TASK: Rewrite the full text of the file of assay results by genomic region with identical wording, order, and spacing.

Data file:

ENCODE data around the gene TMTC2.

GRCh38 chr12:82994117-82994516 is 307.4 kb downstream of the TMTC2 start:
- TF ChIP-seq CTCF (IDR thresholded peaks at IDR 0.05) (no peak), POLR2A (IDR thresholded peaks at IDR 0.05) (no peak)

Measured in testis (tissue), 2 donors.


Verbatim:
ENCODE data around the gene TMTC2.

GRCh38 chr12:82994117-82994516 is 307.4 kb downstream of the TMTC2 start:
- TF ChIP-seq CTCF (IDR thresholded peaks at IDR 0.05) (no peak), POLR2A (IDR thresholded peaks at IDR 0.05) (no peak)

Measured in testis (tissue), 2 donors.